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A luminously written, always insightful account of one woman’s encounter with personal and political liberation. (8 pp....

Nicaraguan poet, novelist (The Inhabited Woman, 1994), participant in, and witness to, the Nicaraguan revolution, Belli recalls with engaging candor the course of a life lived to the full.

In its twists and turns, moments of danger followed by intense romantic encounters, Belli’s memoir can resemble exuberant historical fiction. But despite her self-confessed naïveté and romantic temperament, Belli is a thoughtful and honest observer of herself and her times, critical of the course the Revolution took once the Sandinistas were in power and of the way the Ortega brothers monopolized power: “the Revolution slowly lost its steam, its spark—to be replaced by an unprincipled, manipulative, and populist mentality.” The daughter of an upper-class family in Managua, Belli led a privileged life that included trips and schooling abroad. In 1967, barely 18, she married, but continued working even after having her first daughter. At an advertising agency, she worked with a colleague, the “Poet,” who encouraged her writing, seduced her, and introduced her to his artistic and revolutionary friends. In 1970, she was asked to join the Sandinistas, becoming a trusted courier and accompanying leaders to clandestine assignations. She fell in love, left her husband, lived in exile in Costa Rica when she became a target of Somoza’s police, and had meetings with many luminaries, including Castro, who admired her poems. She won awards for her poetry, and, once the Sandinistas took over, was a prominent member of the new government. She began dating an American NPR correspondent whom she eventually married, and now divides her time between California and Nicaragua. Belli appreciates that the Revolution permanently changed her life, but she’s also learned that “not every commitment requires payment in blood—there is a heroism inherent to peace and stability—the challenge to squeeze every possibility out of life.”

A luminously written, always insightful account of one woman’s encounter with personal and political liberation. (8 pp. photos, not seen)

Pub Date: Nov. 5, 2002

ISBN: 0-375-40370-1

Page Count: 304

Publisher: Knopf

Review Posted Online: May 19, 2010

Kirkus Reviews Issue: Sept. 1, 2002

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The author's youthfulness helps to assure the inevitable comparison with the Anne Frank diary although over and above the...

Elie Wiesel spent his early years in a small Transylvanian town as one of four children. 

He was the only one of the family to survive what Francois Maurois, in his introduction, calls the "human holocaust" of the persecution of the Jews, which began with the restrictions, the singularization of the yellow star, the enclosure within the ghetto, and went on to the mass deportations to the ovens of Auschwitz and Buchenwald. There are unforgettable and horrifying scenes here in this spare and sombre memoir of this experience of the hanging of a child, of his first farewell with his father who leaves him an inheritance of a knife and a spoon, and of his last goodbye at Buchenwald his father's corpse is already cold let alone the long months of survival under unconscionable conditions.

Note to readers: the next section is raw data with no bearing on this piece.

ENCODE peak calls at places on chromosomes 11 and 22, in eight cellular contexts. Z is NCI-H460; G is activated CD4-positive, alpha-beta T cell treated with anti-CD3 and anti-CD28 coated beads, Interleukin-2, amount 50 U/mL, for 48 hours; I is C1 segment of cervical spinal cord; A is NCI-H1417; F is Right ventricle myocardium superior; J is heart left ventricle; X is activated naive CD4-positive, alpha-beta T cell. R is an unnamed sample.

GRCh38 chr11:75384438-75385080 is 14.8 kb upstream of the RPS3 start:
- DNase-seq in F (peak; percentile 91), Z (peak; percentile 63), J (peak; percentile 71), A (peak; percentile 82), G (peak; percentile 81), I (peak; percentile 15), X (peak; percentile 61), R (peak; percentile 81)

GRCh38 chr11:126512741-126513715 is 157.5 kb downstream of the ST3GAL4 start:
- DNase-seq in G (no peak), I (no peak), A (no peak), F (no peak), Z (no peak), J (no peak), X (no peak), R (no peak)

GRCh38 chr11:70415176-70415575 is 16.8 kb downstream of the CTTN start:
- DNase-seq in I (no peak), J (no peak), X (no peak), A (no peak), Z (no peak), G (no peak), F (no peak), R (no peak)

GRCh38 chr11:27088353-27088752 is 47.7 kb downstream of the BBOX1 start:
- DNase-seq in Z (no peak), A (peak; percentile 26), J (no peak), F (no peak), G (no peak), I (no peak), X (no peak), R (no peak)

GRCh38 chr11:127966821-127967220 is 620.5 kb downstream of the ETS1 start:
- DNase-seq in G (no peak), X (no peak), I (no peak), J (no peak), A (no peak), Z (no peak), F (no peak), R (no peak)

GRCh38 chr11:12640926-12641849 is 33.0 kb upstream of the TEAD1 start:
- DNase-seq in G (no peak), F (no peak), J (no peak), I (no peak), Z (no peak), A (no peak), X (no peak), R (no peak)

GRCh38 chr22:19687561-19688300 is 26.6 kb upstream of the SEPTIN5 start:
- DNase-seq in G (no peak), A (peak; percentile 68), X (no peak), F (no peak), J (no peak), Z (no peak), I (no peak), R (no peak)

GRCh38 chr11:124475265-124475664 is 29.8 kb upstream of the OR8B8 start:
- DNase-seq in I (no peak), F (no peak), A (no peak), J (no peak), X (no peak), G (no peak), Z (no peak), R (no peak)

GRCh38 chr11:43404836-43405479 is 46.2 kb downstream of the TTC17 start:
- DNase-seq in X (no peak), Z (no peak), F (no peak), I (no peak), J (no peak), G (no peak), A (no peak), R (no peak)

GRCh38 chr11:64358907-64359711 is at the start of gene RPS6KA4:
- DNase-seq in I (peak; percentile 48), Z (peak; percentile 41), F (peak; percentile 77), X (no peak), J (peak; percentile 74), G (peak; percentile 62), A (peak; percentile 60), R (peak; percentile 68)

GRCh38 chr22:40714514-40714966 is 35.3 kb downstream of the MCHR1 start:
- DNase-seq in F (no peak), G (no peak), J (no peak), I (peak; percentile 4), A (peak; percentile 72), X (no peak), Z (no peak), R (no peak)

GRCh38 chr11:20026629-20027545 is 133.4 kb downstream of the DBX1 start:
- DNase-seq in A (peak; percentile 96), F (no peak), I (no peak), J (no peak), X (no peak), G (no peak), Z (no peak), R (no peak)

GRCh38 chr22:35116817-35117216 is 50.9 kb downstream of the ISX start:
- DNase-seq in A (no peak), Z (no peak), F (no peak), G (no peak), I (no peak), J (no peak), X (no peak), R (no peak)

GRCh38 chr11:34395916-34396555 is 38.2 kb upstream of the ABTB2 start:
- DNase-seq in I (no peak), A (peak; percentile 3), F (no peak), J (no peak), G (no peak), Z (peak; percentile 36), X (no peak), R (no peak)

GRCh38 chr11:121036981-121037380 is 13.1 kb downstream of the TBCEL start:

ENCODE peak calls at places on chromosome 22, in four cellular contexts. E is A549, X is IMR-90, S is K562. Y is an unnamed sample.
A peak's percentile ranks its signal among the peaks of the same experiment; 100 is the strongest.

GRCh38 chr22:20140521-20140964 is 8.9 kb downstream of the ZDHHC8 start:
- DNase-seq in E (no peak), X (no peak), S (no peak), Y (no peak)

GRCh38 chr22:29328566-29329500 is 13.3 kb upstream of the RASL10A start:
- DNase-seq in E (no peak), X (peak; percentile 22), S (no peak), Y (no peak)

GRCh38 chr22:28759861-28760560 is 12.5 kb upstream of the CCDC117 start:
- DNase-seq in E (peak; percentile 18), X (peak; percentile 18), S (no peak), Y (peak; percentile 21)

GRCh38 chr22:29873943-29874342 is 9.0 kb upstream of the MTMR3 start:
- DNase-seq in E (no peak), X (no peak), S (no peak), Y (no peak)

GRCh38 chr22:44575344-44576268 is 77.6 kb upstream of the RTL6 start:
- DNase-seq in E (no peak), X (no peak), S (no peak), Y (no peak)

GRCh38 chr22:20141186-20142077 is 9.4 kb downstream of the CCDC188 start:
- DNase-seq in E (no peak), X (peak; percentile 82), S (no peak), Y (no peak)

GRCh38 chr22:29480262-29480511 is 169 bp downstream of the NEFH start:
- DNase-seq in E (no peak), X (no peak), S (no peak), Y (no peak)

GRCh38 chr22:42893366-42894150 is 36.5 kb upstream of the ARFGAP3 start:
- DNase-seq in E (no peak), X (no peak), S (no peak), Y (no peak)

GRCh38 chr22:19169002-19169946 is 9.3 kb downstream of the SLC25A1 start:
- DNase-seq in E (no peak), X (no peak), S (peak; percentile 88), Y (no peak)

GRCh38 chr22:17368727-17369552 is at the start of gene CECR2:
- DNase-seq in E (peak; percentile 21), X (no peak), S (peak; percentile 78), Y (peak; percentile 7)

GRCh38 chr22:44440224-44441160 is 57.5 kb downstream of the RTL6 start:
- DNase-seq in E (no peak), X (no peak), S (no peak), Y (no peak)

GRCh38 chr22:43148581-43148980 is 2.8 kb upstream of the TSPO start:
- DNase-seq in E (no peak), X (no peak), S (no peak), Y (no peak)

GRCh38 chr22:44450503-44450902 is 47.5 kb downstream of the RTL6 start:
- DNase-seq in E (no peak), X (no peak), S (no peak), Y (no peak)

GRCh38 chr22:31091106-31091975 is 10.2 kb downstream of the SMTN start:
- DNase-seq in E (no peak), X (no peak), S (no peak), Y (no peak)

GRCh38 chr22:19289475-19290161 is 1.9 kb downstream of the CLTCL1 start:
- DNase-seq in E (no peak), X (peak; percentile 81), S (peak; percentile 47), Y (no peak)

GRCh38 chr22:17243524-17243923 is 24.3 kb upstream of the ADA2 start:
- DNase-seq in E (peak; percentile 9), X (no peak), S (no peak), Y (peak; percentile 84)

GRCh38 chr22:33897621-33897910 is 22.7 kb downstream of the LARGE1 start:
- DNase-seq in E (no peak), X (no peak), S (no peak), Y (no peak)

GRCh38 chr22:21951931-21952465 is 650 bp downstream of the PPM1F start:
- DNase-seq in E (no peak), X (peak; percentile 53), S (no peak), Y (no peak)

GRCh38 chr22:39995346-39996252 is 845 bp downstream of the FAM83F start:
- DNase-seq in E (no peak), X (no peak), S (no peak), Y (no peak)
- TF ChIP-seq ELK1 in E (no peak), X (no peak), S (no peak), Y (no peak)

The author's youthfulness helps to assure the inevitable comparison with the Anne Frank diary although over and above the sphere of suffering shared, and in this case extended to the death march itself, there is no spiritual or emotional legacy here to offset any reader reluctance.

Pub Date: Jan. 16, 2006

ISBN: 0374500010

Page Count: 120

Publisher: Hill & Wang

Review Posted Online: Oct. 7, 2011

Kirkus Reviews Issue: Jan. 15, 2006

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Well-told and admonitory.

Young-rags-to-mature-riches memoir by broker and motivational speaker Gardner.

Born and raised in the Milwaukee ghetto, the author pulled himself up from considerable disadvantage. He was fatherless, and his adored mother wasn’t always around; once, as a child, he spied her at a family funeral accompanied by a prison guard. When beautiful, evanescent Moms was there, Chris also had to deal with Freddie “I ain’t your goddamn daddy!” Triplett, one of the meanest stepfathers in recent literature. Chris did “the dozens” with the homies, boosted a bit and in the course of youthful adventure was raped. His heroes were Miles Davis, James Brown and Muhammad Ali. Meanwhile, at the behest of Moms, he developed a fondness for reading. He joined the Navy and became a medic (preparing badass Marines for proctology), and a proficient lab technician. Moving up in San Francisco, married and then divorced, he sold medical supplies. He was recruited as a trainee at Dean Witter just around the time he became a homeless single father. All his belongings in a shopping cart, Gardner sometimes slept with his young son at the office (apparently undiscovered by the night cleaning crew). The two also frequently bedded down in a public restroom. After Gardner’s talents were finally appreciated by the firm of Bear Stearns, his American Dream became real. He got the cool duds, hot car and fine ladies so coveted from afar back in the day. He even had a meeting with Nelson Mandela. Through it all, he remained a prideful parent. His own no-daddy blues are gone now.

Well-told and admonitory.

Pub Date: June 1, 2006

ISBN: 0-06-074486-3

Page Count: 320

Publisher: Amistad/HarperCollins

Review Posted Online: May 19, 2010

Kirkus Reviews Issue: March 15, 2006

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